When celebrating the 8th International Day of the Mother Tongue, in Paris, on February 21, UNESCO stated that nearly half of the 6000 languages spoken in the world are under threat. In Australia, 90% of Aboriginal languages have already disappeared.
 
On Indian Valentines, the makeover of the British political system, internet ethics, and Nigeria’s wary neighbours.
 

Do all roads really lead to Rome?
by Christophe JAMOT
The next British Catholic Cardinal might be not only a convert but also a married man.
 
Will openly gay priests ever be able to spread the Gospel south of Dover ?
by Anne-Laure COZANNET
The Anglican Church is divided on the question of ordaining openly homosexual clerics.
 
The Canadian eldorado.
by Samir BENKHALFOUNE
Immigrants flock to a country where economic growth and social stability ensure that they are more than welcome.
 
On Arizona survival maps for wetbacks, UK-born Kiwis, ethical espionage and religious tolerance in British nurseries.
by Pauline LAVAGNE d'ORTIGUE
 
Labour MP wants a public debate on the sensitive issue of first cousin mariages.
by Sughandi NADARADJANE
A great number of British Pakistanis are marrying their first cousins which dramatically increases the risks of having genetically diseased children.
 
How the death of a “dealer” shook the Australian nation.
by Bérangère MAILLET
Australia reaffirms its position on the death penalty after the execution of one of its citizens in Singapore.
 
Is Kenya sliding into dictatorship ?
by Magali PASQUALINI
After losing the referendum on the new constitution, President Kibaki and Kenya as a whole face a deep political crisis.
 
On Rural Exodus in India, Petro Politics in the Bronx, Presidential Cards and the Alleged ‘War on Christmas’.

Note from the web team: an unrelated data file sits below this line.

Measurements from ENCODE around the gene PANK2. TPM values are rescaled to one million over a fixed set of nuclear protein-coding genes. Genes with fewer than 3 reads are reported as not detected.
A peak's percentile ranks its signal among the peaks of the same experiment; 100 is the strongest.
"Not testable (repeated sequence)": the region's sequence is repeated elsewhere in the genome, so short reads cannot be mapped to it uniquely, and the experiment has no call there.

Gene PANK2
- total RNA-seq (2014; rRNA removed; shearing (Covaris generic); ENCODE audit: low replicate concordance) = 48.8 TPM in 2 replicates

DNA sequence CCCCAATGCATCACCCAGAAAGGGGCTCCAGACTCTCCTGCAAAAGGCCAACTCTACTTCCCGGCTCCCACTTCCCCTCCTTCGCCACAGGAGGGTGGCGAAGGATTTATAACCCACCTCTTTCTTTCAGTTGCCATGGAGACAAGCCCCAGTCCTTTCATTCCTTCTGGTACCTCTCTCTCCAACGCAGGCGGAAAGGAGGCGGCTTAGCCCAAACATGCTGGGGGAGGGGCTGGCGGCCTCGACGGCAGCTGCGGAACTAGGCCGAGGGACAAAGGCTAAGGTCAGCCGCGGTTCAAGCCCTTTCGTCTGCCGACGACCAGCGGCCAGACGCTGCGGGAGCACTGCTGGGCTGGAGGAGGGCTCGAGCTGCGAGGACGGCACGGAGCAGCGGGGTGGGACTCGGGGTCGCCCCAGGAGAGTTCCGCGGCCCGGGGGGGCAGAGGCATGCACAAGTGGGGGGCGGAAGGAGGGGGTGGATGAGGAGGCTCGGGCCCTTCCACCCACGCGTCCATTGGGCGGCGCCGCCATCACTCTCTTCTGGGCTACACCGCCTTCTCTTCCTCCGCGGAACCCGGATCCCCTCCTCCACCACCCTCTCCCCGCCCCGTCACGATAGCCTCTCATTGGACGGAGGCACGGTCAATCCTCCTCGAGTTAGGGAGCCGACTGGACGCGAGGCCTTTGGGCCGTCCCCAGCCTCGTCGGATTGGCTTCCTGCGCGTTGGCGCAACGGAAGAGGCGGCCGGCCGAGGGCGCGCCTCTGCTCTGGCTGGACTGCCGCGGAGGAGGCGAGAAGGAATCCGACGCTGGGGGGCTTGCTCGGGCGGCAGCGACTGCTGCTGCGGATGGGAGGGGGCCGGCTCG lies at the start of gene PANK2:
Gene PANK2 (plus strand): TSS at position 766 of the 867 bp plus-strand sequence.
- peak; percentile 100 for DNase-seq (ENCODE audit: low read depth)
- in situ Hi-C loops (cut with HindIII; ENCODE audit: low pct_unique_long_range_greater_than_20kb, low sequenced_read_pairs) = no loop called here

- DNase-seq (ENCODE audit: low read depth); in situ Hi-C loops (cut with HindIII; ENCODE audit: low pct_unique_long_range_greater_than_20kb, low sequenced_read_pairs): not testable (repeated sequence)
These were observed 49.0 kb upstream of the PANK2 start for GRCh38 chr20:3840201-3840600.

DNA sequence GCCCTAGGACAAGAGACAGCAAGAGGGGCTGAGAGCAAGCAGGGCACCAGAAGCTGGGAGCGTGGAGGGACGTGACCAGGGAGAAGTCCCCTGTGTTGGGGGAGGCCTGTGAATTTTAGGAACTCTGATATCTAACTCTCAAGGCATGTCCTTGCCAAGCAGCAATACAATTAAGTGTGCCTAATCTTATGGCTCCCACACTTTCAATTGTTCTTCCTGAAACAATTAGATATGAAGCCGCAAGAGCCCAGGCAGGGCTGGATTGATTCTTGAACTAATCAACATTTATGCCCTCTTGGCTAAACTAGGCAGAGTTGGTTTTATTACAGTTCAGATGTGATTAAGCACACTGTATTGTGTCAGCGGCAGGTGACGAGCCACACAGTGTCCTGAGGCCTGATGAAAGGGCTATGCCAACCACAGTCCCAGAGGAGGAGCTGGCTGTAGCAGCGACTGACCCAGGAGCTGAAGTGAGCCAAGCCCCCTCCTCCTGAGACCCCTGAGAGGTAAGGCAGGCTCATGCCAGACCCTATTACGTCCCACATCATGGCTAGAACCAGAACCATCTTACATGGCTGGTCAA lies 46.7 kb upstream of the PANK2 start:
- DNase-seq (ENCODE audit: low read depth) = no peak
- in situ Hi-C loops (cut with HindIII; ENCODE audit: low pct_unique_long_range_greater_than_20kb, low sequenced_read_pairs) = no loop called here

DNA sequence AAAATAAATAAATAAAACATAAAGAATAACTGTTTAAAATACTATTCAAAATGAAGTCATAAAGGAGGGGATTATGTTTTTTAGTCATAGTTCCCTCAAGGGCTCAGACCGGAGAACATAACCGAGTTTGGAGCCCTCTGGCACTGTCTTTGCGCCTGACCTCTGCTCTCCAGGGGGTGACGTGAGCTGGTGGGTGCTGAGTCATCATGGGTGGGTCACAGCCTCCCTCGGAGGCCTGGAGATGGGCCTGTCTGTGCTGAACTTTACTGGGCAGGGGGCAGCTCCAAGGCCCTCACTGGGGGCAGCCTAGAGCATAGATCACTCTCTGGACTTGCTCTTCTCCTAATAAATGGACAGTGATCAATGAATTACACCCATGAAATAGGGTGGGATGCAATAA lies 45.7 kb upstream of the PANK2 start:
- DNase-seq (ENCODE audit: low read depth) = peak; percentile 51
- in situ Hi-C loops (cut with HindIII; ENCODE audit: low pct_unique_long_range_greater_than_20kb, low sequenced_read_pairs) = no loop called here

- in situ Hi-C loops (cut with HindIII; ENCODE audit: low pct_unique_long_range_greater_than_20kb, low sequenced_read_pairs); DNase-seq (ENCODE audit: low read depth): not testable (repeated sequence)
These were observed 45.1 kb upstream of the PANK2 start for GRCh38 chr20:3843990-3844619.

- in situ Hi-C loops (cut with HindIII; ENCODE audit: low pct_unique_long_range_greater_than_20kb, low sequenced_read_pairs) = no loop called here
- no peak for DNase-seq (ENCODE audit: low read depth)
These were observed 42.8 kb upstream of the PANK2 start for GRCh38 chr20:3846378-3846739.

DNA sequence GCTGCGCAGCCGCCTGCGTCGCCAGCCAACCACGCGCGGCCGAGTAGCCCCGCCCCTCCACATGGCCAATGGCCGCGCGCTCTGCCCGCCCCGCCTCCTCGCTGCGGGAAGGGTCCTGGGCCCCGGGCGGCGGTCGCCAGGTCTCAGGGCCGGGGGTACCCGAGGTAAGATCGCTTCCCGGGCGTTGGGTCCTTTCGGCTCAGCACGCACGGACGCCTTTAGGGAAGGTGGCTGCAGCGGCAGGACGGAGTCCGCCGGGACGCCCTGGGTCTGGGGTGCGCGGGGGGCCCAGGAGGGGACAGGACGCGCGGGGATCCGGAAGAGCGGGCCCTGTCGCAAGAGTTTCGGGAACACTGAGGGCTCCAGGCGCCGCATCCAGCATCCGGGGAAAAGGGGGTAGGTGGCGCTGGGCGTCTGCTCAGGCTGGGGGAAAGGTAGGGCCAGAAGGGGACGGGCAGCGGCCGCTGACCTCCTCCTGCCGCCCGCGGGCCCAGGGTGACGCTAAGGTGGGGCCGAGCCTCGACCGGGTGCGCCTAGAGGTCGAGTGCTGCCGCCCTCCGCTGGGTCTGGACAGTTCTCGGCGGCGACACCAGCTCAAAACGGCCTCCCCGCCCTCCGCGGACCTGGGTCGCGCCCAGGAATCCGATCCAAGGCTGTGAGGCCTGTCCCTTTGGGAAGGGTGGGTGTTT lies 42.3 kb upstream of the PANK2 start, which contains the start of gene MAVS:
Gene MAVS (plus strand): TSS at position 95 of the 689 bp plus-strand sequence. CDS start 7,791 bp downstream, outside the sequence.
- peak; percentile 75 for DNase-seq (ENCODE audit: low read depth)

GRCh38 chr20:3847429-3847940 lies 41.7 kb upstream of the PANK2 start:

by Pauline LAVAGNE d'ORTIGUE
 
London’s boozing.
by Anne-Laure COZANNET
Will the new Licensing Act change or jeopardize British drinking culture ?
 

“I choose you above all others to share my life“
by Aure CAPLIEZ
One month to go before the first gay and lesbian couples are allowed to get “married” in the U.K.
 
The Price of Life and Grief.
by Bérangère MAILLET
Compensation: Anger and frustration for London terrorist victims.
 
On the Prisoners’ Right to Vote, the Views of Ugandan-born British Archbishop on Englishness and Multiculturalism, the American President’s triumph in Mongolia and the British Royals’ flop in America.
by Pauline LAVAGNE d'ORTIGUE
 
The poorest are always the weakest.
by Anne-Laure COZANNET
The fate of illegal immigrants smuggled into Britain.
 
The Pacific solution: how to make a problem disappear without actually solving it
by Vincent MONDIOT
The immigration policy named “The Pacific solution” is approved by a majority of Australians, but condemned by pretty much everyone else.
 
Is India ready to fight?
by Sébastien DEMOUGEOT
A war has broken out between India and influenza. The battle is going to be tough. Both human and economic stakes are particularly high.
 
AIDS in South Africa : local initiatives vs official inertia
by Magali PASQUALINI
The Aids pandemic in South Africa is rampant. New initiatives to fight against the disease are more than welcome.
 
On the worldwide spy pandemic, panda diplomacy, pensioner terrorist, Mr England and the importance of being modest.
by Pauline LAVAGNE d'ORTIGUE